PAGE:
curry favor

idiomatic phrase

: to seek to gain favor by flattery or attention
… eager to curry favor with superiors by reporting any trivial transgression.Robert Wallace and H. Keith Meltony
Instead of rolling back environmental regulations to curry favor with corporate interests, California has passed the toughest green laws in the nation …Alexander Nazaryan

Examples of curry favor in a Sentence

Recent Examples on the Web Ironically, the administration’s announcement does not focus on trade, but rather on currying favor with labor unions, progressives, populist conservatives, and voters in manufacturing swing states such as Pennsylvania, Michigan, and Wisconsin. Narupat Rattanakit, National Review, 31 May 2024 Government ethics lawyers condemned Trump’s decision to hold onto his vast business empire after taking office, saying the decision provided ample opportunity for people who want to influence U.S. policy to curry favor with the president. Farnoush Amiri, Twin Cities, 21 May 2024 Is the university implementing its vaccine mandate to curry favor with the NIH? Nicholas Tampio, Baltimore Sun, 11 Mar. 2024 The perfect venue, the CEO of the Chinese hacking company thought, to hold a Lunar New Year banquet currying favor with government officials. Associated Press, Quartz, 8 Mar. 2024 The Mayor’s Fund, which started under former Mayor Eric Garcetti to pay for civic programs, has faced criticism in the past for giving the impression that people could use their donations to curry favor in the mayor’s office. Paloma Esquivel, Los Angeles Times, 9 Feb. 2024 This campaign lets the player curry favor with the larger forces in the Imperium such as the Spacing Guild or the Bene Gesserit. Rob Wieland, Forbes, 1 Mar. 2024 The only ones in attendance who aren't there to curry favor or propel themselves further in the industry are Mary, now a disgruntled theater critic who lambasts Frank for selling out, and his wife Gussie Carnegie (Krystal Joy Brown). Emlyn Travis,, 10 Oct. 2023 Biden's administration already signed off on arguably the most contentious oil and gas projects earlier in his tenure, so the potential to curry favor with environmentalists and younger voters on climate is limited. Dan Eberhart, Forbes, 17 Feb. 2024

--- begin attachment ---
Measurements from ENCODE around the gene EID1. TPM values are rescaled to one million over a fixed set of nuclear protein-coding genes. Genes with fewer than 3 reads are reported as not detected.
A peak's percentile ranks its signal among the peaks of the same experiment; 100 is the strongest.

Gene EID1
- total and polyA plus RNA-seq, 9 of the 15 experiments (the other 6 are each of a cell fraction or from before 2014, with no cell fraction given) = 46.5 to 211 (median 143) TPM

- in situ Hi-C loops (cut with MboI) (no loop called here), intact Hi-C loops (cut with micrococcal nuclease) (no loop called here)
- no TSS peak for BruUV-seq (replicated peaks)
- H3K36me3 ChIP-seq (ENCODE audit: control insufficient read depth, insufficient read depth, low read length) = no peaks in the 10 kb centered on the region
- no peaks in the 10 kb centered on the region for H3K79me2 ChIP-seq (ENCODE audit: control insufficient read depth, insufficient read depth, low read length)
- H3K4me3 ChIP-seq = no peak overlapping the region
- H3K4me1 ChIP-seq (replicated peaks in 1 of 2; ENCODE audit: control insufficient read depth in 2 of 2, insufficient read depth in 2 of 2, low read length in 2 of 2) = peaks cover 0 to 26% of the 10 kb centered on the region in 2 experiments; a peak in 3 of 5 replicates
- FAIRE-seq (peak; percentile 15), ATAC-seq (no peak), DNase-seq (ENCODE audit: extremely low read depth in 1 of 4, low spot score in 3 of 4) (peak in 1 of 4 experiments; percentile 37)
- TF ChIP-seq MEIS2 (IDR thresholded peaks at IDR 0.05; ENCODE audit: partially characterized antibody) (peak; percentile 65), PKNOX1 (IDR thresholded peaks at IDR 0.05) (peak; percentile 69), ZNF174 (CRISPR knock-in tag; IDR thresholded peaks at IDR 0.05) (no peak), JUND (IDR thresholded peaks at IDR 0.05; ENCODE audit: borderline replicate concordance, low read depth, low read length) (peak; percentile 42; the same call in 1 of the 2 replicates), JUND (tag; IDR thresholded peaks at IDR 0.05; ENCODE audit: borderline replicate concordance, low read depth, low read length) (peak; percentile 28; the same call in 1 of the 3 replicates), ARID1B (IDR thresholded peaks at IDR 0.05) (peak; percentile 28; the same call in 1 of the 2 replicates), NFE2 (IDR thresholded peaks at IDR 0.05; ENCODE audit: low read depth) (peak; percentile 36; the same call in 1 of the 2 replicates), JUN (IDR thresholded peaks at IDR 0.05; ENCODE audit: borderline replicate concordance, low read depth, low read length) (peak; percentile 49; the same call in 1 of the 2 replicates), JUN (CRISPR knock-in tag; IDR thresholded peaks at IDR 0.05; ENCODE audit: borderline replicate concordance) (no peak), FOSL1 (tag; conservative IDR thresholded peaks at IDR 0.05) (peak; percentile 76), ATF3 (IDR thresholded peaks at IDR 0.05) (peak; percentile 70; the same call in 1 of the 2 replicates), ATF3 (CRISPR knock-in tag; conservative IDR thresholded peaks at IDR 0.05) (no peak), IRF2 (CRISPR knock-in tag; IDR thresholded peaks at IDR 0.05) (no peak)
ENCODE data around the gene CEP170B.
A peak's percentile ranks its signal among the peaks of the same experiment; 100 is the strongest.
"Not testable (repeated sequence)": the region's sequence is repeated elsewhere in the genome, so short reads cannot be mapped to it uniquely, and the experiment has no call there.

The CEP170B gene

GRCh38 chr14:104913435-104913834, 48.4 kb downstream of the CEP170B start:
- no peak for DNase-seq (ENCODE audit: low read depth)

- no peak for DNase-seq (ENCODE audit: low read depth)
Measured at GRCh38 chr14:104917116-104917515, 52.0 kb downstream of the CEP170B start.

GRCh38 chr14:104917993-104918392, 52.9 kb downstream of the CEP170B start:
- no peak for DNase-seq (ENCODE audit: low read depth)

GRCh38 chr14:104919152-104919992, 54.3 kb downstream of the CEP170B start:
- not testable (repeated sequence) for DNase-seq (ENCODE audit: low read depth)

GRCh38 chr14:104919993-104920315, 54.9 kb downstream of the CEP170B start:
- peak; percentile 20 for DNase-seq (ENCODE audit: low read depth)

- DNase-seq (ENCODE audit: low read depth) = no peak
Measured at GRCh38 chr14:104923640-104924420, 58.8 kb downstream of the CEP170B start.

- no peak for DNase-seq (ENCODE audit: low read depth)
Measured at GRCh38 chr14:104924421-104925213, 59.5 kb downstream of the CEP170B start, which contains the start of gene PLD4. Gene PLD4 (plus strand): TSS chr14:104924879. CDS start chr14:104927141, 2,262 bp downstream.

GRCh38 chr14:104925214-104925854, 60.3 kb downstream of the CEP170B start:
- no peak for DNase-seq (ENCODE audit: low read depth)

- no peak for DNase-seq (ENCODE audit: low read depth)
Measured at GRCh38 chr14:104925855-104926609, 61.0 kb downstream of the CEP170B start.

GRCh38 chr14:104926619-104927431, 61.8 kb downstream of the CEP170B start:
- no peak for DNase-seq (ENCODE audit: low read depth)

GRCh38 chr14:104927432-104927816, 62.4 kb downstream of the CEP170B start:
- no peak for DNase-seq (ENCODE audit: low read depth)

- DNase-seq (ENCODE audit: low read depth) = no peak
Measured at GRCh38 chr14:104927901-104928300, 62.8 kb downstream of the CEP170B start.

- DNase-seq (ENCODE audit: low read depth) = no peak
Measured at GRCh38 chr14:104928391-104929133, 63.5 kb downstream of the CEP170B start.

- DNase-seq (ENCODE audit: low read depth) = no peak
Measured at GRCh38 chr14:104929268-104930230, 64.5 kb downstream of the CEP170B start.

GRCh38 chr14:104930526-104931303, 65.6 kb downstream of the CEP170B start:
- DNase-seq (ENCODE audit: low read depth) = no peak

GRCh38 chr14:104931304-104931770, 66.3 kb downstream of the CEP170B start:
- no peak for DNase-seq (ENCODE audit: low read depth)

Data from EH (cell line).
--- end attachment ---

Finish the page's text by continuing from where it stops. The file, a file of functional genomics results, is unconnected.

These examples are programmatically compiled from various online sources to illustrate current usage of the word 'curry favor.' Any opinions expressed in the examples do not represent those of Merriam-Webster or its editors. Send us feedback about these examples.

Word History


Note: The idiom curry favor is an alteration by folk etymology of curry favell, Middle English core favele, currey favel "to use insincere flattery to gain personal advantage," literally, "to curry the fallow-colored horse," a translation of Middle French estriller/torchier Fauvel "to use trickery, deceive," literally, "to curry/clean Fauvel" ("the fallow one," as a name for a horse). Old & Middle French falve, fauve "brownish-yellow, light brown (of an animal's coat)" and its derivatives have the additional meaning "false, hypocritical," probably in part due to the similarity in sound to faux "false"; hence la fauve asnele (ca. 1170) "hypocrisy, falsehood" (literally, "the fallow ass"), fauvoier (13th century) "to deceive," Old Occitan falveta "art of beguiling." Fauvel and Fauvain as horse's names are the focus of various idioms, as estriller Fauvel "to curry Fauvel," that denote duplicitous behavior. In the satirical French poem, Roman de Fauvel, composed ca. 1310-16, a horse or donkey named Fauvel becomes king by the grace of Fortuna ("Lady Fortune") and, having taken possession of the palace stable, is curried and cleaned by the hypocritical nobility and clergy of the realm.

First Known Use

1557, in the meaning defined above

Time Traveler
The first known use of curry favor was in 1557

Dictionary Entries Near curry favor

Cite this Entry

“Curry favor.” Dictionary, Merriam-Webster, Accessed 21 Jun. 2024.

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